Millions of Student Records Sold in Bankruptcy Case

By Michele Molnar — December 09, 2014 6 min read
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When the education technology company ConnectEDU Inc. sought protection under Chapter 11 bankruptcy law earlier this year, 20 million student records hung in the balance, raising many questions for educators and parents alike.

What would happen to the data the company had amassed in its college- and career-ready technology platform for students from middle school through college? Who would own the records? How would they be secured?

Because of the bankruptcy court proceedings, the action played out on a public stage, revealing a transfer that usually goes on in a more private way when one company purchases another and data change hands. Ultimately, the sale of ConnectEDU occurred without the company abiding strictly to its privacy policy, creating a cautionary tale for school districts, and a complex challenge for the ed-tech industry.

Founded in 2002, ConnectEDU had amassed millions of records from school districts, as well as individual students and their parents. Depending on what a district or individual specified, a record could include a student’s test scores, grade point average, learning disability, email and home addresses, phone number, and date of birth—among other information. The contracts with various education entities and a trove of individual student records were a substantial part of the company’s remaining value as it dissolved.

ConnectEDU Bankruptcy: A Privacy Timeline

ConnectEDU, a college- and career- planning company, gathered data from high school and college students, counselors, and parents.


ConnectEDU files for Chapter 11 protection in the U.S. Bankruptcy Court in the Southern District of New York.

MAY 23

The Federal Trade Commission announces that it will seek to protect students’ personal information as ConnectEDU’s bankruptcy moves forward.


Graduation Alliance, a Salt Lake City company, announces its acquisition of key assets from ConnectEDU.


The Bill & Melinda Gates Foundation files a motion in an effort to get back the unspent part of a $500,000 grant it made to ConnectEDU in 2013.


Graduation Alliance notifies nearly 500,000 Connect! users that it has purchased the ConnectEDU data. Fewer than 1 percent ask for records to be deleted.


Seattle school district orders Graduation Alliance to delete all student records.


Graduation Alliance notifies Seattle schools that all student information related to Seattle public schools was destroyed.

Source: Education Week

The “company sale” portion of ConnectEDU’s privacy policy opened with: “Information collected through our website is considered a trade secret of ours.” In that same policy, ConnectEDU had promised its users that they could delete their personally identifiable records before any sale.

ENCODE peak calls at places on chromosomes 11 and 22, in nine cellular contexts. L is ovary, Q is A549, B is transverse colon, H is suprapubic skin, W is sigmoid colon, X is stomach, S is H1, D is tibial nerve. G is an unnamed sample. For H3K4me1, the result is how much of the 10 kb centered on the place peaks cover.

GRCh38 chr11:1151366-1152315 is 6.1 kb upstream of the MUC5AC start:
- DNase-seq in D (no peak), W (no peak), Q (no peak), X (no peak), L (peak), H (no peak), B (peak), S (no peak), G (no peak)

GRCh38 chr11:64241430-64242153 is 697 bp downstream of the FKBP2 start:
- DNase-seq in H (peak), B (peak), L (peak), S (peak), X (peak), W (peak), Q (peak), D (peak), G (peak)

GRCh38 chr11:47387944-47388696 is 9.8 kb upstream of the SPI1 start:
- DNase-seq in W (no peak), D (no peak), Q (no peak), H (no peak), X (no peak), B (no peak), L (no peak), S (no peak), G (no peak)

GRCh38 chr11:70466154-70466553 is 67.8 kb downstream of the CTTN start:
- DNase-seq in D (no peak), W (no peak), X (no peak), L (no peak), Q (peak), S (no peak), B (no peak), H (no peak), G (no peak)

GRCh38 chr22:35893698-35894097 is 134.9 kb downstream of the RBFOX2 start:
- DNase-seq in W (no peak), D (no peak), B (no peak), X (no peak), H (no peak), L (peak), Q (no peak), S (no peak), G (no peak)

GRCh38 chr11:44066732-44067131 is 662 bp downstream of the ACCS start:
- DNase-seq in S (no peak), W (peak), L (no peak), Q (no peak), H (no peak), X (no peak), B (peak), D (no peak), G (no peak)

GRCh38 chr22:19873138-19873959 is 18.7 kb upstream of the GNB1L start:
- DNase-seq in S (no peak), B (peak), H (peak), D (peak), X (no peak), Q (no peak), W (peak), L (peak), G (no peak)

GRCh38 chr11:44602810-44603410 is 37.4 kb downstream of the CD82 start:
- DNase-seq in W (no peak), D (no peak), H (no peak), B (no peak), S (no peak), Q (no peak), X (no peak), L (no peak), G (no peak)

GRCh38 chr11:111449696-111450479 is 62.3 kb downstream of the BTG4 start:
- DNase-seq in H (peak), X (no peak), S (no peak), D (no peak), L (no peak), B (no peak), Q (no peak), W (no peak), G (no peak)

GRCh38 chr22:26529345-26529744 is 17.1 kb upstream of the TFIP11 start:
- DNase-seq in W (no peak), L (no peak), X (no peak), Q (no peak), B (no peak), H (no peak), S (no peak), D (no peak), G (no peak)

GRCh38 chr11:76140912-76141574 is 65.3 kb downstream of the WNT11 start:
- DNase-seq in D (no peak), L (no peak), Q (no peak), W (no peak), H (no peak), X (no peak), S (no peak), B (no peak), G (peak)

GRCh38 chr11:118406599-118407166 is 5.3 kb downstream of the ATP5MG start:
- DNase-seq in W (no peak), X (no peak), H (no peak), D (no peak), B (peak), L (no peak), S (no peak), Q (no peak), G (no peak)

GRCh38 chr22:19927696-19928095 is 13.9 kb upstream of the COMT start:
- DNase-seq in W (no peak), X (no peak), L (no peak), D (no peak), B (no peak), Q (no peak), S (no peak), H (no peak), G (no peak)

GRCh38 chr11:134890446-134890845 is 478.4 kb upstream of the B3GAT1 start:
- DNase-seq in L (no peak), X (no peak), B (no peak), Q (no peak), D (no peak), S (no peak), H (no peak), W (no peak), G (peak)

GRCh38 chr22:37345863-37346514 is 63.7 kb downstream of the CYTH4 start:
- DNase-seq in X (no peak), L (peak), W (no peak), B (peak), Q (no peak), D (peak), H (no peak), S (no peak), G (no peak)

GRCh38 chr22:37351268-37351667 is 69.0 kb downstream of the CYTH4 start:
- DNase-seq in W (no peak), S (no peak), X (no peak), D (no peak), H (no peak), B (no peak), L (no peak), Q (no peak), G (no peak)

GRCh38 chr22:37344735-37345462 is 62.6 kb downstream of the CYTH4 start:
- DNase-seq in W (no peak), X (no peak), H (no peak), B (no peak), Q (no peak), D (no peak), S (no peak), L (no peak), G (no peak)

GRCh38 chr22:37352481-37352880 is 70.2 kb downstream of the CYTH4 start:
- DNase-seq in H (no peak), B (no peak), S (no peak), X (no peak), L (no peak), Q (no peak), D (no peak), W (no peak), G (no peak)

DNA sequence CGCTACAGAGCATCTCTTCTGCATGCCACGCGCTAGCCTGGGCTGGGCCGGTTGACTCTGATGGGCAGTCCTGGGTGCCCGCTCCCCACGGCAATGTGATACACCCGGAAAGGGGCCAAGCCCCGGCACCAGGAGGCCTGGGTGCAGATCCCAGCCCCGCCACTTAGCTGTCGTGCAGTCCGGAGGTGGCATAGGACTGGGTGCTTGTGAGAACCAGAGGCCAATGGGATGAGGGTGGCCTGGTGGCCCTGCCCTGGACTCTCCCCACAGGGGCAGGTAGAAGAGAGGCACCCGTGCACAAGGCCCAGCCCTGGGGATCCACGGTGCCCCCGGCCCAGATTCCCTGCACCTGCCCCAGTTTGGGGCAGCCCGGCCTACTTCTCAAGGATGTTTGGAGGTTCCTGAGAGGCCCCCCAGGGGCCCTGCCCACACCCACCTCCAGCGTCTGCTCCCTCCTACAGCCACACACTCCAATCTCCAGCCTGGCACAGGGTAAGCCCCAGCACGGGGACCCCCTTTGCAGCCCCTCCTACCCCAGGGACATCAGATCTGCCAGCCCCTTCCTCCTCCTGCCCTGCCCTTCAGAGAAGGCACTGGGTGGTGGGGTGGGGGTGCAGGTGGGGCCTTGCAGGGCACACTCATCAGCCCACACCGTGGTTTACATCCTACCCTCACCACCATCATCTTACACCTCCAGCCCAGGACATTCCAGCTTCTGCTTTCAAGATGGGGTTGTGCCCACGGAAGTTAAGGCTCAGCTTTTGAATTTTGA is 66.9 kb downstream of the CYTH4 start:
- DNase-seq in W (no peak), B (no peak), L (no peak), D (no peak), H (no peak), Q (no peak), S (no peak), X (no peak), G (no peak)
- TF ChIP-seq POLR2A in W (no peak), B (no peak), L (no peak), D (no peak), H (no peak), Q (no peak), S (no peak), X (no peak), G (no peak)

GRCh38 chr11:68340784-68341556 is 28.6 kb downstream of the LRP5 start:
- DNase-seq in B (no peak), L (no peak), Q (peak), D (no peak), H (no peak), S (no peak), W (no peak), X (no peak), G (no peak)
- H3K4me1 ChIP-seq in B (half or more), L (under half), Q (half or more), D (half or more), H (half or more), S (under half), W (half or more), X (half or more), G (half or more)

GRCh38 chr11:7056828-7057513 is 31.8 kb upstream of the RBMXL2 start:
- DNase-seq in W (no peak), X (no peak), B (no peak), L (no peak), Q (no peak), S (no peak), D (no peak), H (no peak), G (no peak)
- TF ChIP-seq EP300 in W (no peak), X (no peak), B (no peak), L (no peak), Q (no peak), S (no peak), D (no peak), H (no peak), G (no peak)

The Federal Trade Commission’s Consumer Protection Bureau brought this to the attention of the bankruptcy judge in the case in May. It asked the court to have ConnectEDU destroy all personal data; or to notify users that their personal information was about to be sold and that they could have it deleted; or to appoint a privacy ombudsman to ensure protection of the users’ privacy.

But none of those scenarios happened, because ConnectEDU had no employees as of the filing date, according to Wojciech F. Jung, a partner in Lowenstein Sandler LLP, the New York City law firm that acted as lead bankruptcy counsel for ConnectEDU in the case.

Instead of registrants receiving notice before the sale, it was left to the acquiring companies that bought the failed company’s assets—Graduation Alliance of Salt Lake City, and Symplicity Corporation of Arlington, Va.—to carry out the notifications after the records had been transferred.

“This is a significant red flag for the treatment of student information by education technology companies,” said Joel R. Reidenberg, a law professor at Fordham and Princeton universities. “Many ed-tech companies today are small startups, collecting lots of data. Many of them are not going to succeed. What’s the protection when these companies go bankrupt?”

For those that do succeed, grow, and become part of an acquisition, he expressed similar concerns: “What’s the protection when they merge?”

Seattle Schools’ Concerns

ConnectEDU was sold in pieces. In June, Symplicity purchased Experience, a ConnectEDU company that delivers career services to college students and alumni. That same month Graduation Alliance acquired contracts, key team members, and several of ConnectEDU’s educational products and services, including the Connect! college- and career-planning platform and the Epsilen collaborative learning environment. Agreements with the Texas Education Agency, and the Miami-Dade, Fla., and Seattle school systems were among the contracts conveyed in the Graduation Alliance sale.